The Kleiman v. Wright case continues this week and a slew of new evidence has been submitted to the Southern District of Florida courthouse. A supplemental affidavit stemming from the Kleiman estate’s expert witness, Dr. Matthew Edman, indicates that documents submitted to the court as evidence were “modified” and “backdated.”
Plaintiff’s Analysis of Documents Shows David Kleiman’s PGP Signature Was Created Almost a Year After He Died
A transcript of an affidavit was recently submitted to the Kleiman v. Wright (9:18-cv-80176) court case, which shows that an expert witness found many flaws within certain documents filed in the case. The billion-dollar bitcoin lawsuit is one of the most high profile court cases in the U.S. because it involves 1 million BTC and self-proclaimed ‘Bitcoin inventor’ Craig Wright. Since December 2015, the crypto community has endured Wright’s repeated claims to be Satoshi Nakamoto. However, nearly every claim and every so-called proof Wright has provided has been debunked by researchers, cryptographers, and the greater crypto community. Many of the refutations against Wright’s story accuse him of providing backdated documents and proofs that have been modified at a later date. From the very beginning of Wright’s entrance into the community, his story has been suspected of being a falsified tale or hoax. On December 9, 2015, Vice reporter Sarah Jeong detailed that the “PGP keys referenced in stories naming Craig Wright as the creator of Bitcoin were probably falsely backdated.”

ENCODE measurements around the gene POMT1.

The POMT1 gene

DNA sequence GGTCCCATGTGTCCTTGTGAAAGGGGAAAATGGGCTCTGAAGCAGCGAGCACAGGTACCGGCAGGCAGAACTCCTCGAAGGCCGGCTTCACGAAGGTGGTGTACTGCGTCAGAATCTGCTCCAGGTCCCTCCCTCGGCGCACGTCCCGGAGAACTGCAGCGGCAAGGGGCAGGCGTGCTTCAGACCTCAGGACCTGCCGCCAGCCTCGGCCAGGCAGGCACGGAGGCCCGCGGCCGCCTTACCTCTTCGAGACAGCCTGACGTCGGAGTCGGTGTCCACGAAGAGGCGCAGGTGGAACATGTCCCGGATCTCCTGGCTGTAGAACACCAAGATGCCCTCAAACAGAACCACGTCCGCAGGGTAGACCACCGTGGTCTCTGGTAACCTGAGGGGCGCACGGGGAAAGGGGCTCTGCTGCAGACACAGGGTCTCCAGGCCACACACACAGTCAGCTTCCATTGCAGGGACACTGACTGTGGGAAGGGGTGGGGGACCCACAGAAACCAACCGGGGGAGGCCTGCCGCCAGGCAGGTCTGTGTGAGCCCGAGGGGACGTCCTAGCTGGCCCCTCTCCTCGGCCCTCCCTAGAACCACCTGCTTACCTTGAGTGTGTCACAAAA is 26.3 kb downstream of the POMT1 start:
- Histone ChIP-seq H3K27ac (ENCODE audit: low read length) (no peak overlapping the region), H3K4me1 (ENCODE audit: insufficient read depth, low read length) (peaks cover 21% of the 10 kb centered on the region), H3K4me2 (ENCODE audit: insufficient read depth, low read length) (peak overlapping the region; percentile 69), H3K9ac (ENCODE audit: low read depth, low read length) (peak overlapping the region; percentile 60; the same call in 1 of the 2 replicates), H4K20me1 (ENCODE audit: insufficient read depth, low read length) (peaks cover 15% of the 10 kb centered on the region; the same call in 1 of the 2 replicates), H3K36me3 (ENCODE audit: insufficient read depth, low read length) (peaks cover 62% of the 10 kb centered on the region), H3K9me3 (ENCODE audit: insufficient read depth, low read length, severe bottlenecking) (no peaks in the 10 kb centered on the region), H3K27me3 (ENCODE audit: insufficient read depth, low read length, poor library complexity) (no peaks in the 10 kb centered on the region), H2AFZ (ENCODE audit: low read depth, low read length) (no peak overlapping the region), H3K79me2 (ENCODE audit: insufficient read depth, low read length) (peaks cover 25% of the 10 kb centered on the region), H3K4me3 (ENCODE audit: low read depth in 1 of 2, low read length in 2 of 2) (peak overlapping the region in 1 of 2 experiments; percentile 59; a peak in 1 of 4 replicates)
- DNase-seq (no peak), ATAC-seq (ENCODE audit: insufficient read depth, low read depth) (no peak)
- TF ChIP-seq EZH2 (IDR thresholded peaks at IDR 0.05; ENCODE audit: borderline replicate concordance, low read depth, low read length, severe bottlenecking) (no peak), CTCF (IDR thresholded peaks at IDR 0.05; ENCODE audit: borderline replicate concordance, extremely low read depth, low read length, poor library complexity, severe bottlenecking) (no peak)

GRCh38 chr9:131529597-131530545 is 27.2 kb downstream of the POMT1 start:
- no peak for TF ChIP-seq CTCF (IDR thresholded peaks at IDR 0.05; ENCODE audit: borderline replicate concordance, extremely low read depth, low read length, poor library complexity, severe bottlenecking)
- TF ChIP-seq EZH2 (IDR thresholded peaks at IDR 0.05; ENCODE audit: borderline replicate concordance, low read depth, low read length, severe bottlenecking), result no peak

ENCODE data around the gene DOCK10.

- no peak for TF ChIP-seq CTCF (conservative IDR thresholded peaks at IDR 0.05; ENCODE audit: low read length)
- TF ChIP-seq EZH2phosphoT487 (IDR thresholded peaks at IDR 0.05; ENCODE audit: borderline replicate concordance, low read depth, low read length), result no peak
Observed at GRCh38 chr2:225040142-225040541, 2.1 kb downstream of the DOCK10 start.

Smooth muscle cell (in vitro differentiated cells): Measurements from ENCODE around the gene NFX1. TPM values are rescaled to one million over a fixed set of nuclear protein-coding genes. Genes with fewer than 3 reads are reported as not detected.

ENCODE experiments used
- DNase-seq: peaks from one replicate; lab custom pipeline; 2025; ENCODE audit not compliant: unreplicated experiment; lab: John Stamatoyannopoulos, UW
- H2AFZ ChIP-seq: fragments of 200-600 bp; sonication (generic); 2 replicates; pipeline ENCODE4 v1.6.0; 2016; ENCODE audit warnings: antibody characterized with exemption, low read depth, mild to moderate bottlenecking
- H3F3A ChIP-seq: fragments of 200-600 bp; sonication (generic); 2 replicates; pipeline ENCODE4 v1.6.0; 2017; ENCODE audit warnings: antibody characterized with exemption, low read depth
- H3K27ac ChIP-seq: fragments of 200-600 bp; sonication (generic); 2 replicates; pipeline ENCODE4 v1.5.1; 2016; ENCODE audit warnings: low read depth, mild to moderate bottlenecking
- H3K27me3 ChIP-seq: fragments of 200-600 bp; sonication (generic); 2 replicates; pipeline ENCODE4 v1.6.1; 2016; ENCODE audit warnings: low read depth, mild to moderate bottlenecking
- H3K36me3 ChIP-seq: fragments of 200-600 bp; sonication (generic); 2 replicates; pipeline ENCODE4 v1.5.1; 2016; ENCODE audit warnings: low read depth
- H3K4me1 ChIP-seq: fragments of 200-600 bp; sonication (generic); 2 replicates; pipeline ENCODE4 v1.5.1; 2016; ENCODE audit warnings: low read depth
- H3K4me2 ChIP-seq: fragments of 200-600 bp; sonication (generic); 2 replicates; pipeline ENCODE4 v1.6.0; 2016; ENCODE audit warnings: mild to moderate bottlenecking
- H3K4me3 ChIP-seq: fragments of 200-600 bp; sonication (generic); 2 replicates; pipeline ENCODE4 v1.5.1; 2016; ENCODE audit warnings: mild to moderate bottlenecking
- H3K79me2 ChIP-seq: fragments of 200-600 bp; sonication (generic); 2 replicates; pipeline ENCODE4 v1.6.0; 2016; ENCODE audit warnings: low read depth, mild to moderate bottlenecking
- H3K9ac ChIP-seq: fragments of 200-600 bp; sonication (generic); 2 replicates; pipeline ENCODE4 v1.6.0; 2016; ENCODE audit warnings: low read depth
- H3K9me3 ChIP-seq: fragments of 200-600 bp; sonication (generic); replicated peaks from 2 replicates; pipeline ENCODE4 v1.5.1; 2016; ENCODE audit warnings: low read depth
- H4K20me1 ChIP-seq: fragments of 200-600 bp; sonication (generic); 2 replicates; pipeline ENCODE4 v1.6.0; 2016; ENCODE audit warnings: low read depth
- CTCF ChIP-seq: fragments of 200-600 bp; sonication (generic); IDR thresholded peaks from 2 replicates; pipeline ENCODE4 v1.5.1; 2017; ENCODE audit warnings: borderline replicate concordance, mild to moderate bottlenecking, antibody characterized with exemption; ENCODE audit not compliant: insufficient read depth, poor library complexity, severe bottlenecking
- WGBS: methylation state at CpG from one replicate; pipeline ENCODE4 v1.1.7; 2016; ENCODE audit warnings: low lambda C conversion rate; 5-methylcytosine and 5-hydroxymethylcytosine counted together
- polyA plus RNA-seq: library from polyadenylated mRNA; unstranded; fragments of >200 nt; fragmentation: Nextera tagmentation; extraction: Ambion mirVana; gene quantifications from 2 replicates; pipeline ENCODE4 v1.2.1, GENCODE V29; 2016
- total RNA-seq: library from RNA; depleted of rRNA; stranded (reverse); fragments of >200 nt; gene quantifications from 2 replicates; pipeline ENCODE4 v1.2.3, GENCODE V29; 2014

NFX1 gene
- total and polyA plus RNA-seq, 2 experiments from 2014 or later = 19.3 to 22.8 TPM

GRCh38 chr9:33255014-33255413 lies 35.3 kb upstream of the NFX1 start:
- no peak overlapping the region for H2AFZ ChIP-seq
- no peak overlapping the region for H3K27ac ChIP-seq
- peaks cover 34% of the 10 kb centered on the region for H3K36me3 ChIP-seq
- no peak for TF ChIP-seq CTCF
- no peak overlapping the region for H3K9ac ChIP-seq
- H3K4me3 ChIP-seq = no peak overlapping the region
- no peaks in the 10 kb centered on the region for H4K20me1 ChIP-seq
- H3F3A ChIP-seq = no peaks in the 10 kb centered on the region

Fast forward to today and Craig Wright is being sued by Ira Kleiman, the brother of the now deceased David Kleiman, for allegedly interfering with David’s bitcoin assets and intellectual property after he died. The first filing shows the value of the assets the Kleiman family thinks David was screwed out of is around $5.1 billion before punitive or treble damages. This week, an affidavit was submitted to the court that shows the testimony of the Kleiman estate’s witness, Dr. Matthew Edman, a cryptography expert.
As other have mentioned, Bitmessage wasn’t even publicly available until November 12th 2012. Furthermore, the only visible address is a v4 address (as it begins with 2c) and those didn’t even exist until about mid-2013.
According to Edman’s resume submitted to the court, he has a deep knowledge of digital forensics, applied cryptography, Shamir’s Secret Sharing Scheme, and cryptocurrencies. Edman’s testimony examines an email that was submitted to the court as “Exhibit A.” Edman declares under penalty of perjury that he believes Exhibit A was likely created from an email Wright sent to himself on or about April 16, 2014. The document was then “converted to a PDF and modified to appear to have been sent from ‘Dave Kleiman’ to Uyen Nguyen on or about December 20, 2012.” The expert’s testimony further states:
I also determined that Exhibit A contained a PGP signature allegedly created by Dave Kleiman on or about March 12, 2014 – almost a year after he died.
A Trend of Modifications